Academic Success Determined By Genetics

Posted: July 12, 2012 at 10:12 am

Editor's Choice Main Category: Genetics Also Included In: Psychology / Psychiatry;Pediatrics / Children's Health Article Date: 11 Jul 2012 - 14:00 PDT

Current ratings for: Academic Success Determined By Genetics

The study is published in the July edition of the American Psychological Association's journal Developmental Psychology.

Leading author Kevin Beaver, a professor at the College of Criminology and Criminal Justice at Florida State University explains: "Being able to show that specific genes are related in any way to academic achievement is a big step forward in understanding the developmental pathways among young people."

Beaver and his team discovered three genes in their study, which were identified as DAT1, DRD2 and DRD4 genes, were associated with behaviors, including motivation, intelligence, attention regulation, violence and cognitive skills.

Beaver remarks that although earlier studies have investigated the genetic foundations of intelligence, none of these studies has examined genes that could potentially contribute to educational attainment in population samples.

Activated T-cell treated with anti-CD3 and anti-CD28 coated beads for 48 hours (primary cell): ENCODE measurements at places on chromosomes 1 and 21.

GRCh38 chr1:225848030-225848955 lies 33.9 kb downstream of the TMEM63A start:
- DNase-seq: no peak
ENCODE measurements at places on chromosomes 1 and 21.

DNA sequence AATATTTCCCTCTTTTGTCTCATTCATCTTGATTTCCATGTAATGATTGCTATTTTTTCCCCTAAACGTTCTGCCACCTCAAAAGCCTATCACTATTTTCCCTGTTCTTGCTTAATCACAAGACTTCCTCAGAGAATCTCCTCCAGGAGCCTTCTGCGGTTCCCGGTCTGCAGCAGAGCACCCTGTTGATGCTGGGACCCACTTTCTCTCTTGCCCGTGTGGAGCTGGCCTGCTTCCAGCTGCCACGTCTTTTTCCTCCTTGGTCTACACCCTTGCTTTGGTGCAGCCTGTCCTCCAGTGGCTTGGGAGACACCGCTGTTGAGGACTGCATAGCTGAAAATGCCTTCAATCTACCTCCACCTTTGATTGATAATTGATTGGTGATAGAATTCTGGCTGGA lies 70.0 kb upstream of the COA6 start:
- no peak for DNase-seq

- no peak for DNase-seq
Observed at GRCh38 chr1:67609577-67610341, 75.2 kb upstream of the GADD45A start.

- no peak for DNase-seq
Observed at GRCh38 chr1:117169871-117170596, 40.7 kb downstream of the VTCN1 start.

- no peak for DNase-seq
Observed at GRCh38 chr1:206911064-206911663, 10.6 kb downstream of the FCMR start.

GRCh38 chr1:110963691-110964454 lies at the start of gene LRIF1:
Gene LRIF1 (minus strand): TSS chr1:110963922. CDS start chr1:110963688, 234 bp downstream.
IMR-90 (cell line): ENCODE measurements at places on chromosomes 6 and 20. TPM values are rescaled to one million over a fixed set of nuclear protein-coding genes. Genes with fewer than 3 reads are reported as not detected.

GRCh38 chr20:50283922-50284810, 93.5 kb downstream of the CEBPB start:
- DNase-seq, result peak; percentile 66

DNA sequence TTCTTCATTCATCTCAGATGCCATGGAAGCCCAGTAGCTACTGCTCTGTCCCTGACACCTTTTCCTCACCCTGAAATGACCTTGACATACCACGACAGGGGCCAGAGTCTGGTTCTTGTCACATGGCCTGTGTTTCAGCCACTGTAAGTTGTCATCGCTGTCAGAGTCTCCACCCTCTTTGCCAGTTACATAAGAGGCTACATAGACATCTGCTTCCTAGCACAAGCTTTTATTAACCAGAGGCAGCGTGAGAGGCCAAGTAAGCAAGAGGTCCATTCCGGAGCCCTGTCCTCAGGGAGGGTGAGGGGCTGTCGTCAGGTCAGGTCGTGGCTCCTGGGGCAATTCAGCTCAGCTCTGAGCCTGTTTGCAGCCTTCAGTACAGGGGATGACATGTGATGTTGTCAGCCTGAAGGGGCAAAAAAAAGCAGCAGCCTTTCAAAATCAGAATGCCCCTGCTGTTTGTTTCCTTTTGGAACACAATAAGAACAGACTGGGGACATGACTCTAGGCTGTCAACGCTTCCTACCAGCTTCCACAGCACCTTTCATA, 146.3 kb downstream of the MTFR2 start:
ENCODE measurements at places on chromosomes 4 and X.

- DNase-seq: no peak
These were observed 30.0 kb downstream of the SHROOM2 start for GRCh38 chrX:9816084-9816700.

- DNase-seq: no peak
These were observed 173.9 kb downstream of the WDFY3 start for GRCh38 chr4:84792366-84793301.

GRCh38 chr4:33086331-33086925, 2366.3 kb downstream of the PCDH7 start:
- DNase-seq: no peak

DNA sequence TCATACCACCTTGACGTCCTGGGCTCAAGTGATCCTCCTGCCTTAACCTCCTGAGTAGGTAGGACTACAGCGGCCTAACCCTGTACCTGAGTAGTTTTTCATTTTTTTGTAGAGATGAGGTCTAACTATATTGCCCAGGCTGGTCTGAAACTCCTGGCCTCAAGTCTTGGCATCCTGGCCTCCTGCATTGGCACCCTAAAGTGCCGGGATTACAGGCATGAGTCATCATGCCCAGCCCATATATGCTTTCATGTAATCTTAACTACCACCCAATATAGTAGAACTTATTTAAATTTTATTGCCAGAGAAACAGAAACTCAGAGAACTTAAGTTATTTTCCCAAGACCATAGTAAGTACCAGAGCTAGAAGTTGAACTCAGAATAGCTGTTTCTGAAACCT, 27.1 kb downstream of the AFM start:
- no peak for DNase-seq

The team analyzed data from 1,674 respondents obtained from the National Longitudinal Study of Adolescent Health (Add Health), which is a 4-wave study of a nationally representative sample of American adolescents enrolled in 1994 and 1995 when the youths were in middle or high school. The study ended in 2008, when the majority of the respondents were between 24 and 32 years old. All study participants, including their parents were surveyed and interviewed and provided DNA samples.

The genes discovered by the team are known as dopamine transporter and receptor genes, and although every person possesses the DAT1, DRD2 and DRD4 gene, Beaver says that the area of interest lies in the alleles, i.e. the molecular differences within the genes. The researchers found that people with certain alleles within these genes achieved the highest levels of education.

The team explains that dopamine transporter genes help in the production of proteins that control dopamine levels (a neurotransmitter) in the brain, while dopamine receptor genes play a role in neurotransmission. According to earlier studies, dopamine levels are involved in controlling impulsive behavior, attention and intelligence.

The team observed that possessing these alleles alone provided no guarantee of a person going on to higher levels of education, given that lower levels of education were more strongly linked to lower IQ levels, and that regardless of genetic effects, living in poor circumstances and 'mixing up with the wrong people' also led to lower levels of education.

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Academic Success Determined By Genetics

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